- And the best news of all. Last year we had two apps -- the AI chatbot Wysa, and PTSD Coach -- make our “Best Of” list. Those two apps are still head and shoulders above the others apps in terms of privacy and security and remain “Best Of.”
The apps that got worse.
Unfortunately, we saw even more apps get worse at privacy and security. Around 17 of the 27 apps we reviewed last year either had worse or still pretty bad privacy and security practices in 2023. Apps like Headspace, BetterHelp and Pride Counseling (owned by BetterHelp), and Talkspace fall in this unhappy category.
We put together a little highlight reel of awful for you, with a few of the most worrisome things we learned, after hundreds of hours of research:
- Betterhelp has a $7.8 million dollar judgment issue against them by the US regulatory agency the FTC for promising not to share sensitive mental health information for advertising and then turning around and doing just that. It’s great to see policy makers and regulators crack down on the super creepy practice of sharing sensitive health information to make money. Gross!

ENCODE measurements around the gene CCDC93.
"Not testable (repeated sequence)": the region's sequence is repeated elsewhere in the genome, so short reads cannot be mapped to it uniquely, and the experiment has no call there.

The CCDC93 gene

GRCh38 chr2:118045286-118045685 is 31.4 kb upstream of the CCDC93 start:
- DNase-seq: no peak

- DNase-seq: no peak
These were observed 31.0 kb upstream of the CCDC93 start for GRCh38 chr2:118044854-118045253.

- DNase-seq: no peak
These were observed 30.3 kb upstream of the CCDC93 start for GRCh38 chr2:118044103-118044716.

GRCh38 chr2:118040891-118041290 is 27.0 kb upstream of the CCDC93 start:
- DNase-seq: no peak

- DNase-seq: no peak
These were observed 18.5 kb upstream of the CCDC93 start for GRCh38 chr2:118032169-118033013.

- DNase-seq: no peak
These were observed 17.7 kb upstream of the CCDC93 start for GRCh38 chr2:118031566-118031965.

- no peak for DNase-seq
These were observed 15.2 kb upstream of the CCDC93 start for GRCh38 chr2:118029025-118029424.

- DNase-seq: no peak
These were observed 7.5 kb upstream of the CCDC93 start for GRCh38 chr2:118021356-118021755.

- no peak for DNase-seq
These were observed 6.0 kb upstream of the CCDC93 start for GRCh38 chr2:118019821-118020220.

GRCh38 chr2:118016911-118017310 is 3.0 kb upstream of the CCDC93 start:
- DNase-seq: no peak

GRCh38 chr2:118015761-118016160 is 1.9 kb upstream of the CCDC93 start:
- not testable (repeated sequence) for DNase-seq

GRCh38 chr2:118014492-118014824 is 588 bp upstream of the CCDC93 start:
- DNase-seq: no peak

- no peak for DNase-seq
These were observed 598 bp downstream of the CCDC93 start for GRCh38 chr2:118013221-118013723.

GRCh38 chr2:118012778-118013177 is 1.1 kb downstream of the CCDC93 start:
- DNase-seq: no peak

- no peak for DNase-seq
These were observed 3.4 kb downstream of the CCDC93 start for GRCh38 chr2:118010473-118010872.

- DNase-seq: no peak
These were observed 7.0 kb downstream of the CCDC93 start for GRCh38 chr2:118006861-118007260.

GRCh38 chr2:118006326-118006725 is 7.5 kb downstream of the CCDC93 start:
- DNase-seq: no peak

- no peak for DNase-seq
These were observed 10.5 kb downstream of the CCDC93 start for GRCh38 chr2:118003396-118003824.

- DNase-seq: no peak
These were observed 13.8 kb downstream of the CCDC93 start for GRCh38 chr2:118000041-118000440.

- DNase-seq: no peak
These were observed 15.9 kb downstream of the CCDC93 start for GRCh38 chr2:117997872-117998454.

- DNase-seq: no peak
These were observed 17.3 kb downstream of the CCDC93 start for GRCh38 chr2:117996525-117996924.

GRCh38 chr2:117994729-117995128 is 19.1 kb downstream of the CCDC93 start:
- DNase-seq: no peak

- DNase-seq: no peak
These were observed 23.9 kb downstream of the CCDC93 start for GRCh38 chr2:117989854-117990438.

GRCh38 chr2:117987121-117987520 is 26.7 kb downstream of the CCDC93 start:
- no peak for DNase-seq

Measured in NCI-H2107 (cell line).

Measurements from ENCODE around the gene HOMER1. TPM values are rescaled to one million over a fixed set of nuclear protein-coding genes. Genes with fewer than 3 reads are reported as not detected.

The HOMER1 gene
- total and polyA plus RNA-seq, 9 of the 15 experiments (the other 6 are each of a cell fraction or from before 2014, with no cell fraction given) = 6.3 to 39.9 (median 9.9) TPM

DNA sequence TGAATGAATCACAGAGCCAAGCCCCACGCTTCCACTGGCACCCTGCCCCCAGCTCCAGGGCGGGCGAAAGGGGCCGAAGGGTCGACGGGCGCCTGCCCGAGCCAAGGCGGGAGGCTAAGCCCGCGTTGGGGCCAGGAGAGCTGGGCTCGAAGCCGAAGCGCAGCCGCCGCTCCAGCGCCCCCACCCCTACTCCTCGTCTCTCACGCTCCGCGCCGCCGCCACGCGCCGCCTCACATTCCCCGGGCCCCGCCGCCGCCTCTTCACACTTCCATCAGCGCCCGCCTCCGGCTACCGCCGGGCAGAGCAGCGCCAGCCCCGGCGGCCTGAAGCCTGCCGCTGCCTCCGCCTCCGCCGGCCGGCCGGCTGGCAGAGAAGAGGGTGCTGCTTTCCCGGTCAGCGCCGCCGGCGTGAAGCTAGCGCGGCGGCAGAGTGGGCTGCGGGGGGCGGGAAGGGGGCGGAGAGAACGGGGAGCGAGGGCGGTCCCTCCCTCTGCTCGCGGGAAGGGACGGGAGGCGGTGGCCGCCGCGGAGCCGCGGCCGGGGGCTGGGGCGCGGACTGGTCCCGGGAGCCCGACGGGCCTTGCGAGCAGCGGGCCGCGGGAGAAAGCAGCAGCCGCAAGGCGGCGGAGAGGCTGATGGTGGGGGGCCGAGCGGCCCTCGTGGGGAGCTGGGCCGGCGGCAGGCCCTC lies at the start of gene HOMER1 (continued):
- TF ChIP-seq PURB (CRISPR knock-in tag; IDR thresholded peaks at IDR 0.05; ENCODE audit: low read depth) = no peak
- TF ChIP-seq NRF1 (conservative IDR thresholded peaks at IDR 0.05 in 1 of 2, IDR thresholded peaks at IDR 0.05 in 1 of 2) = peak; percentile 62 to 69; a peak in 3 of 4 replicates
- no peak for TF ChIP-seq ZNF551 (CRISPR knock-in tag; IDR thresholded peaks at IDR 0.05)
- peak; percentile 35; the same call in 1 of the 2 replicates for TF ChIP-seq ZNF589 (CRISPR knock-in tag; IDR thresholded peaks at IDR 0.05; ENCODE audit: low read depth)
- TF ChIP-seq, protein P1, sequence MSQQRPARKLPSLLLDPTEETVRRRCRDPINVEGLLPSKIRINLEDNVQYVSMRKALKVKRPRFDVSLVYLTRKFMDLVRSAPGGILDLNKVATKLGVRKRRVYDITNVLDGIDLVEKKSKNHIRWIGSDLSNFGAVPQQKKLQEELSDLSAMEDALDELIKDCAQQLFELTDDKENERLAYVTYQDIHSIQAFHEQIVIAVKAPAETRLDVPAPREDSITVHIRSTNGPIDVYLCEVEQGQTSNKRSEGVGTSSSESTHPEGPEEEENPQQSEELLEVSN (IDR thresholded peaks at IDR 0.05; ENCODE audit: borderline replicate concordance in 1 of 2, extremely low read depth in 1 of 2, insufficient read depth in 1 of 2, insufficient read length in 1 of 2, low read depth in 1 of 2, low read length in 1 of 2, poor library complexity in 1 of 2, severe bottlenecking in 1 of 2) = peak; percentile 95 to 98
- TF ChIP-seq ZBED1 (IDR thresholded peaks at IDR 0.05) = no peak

- Replika: My AI Friend is perhaps the worst app we’ve ever reviewed. It received all four of our privacy dings and doesn’t meet our Minimum Security Standards.
- Some apps seem to no longer be supported, which means no security updates and who knows what’s happening to any data the apps might collect. Those apps include Better Stop Suicide, Liberate, and RAINN.
- Meditation app Shine, created by two women of color to focus on serving groups underrepresented in wellness, was bought by Headspace Health. That means all the data Shine owned probably got transferred over to Headspace Health. And Headspace was one app whose privacy we considered worse this year.
At a glance: How the mental health apps stack up.
Here's how the apps did according to our privacy and security criteria.
What can you do?
So, the prognosis is not exactly great on mental apps once again in 2023. And we realize that reading about privacy can sometimes make you feel like you need to go full tin-can-phone analog to stay safe. But don’t give up on mental health apps! There’s lots you can do to protect yourself.
Choose apps that you can trust (when possible)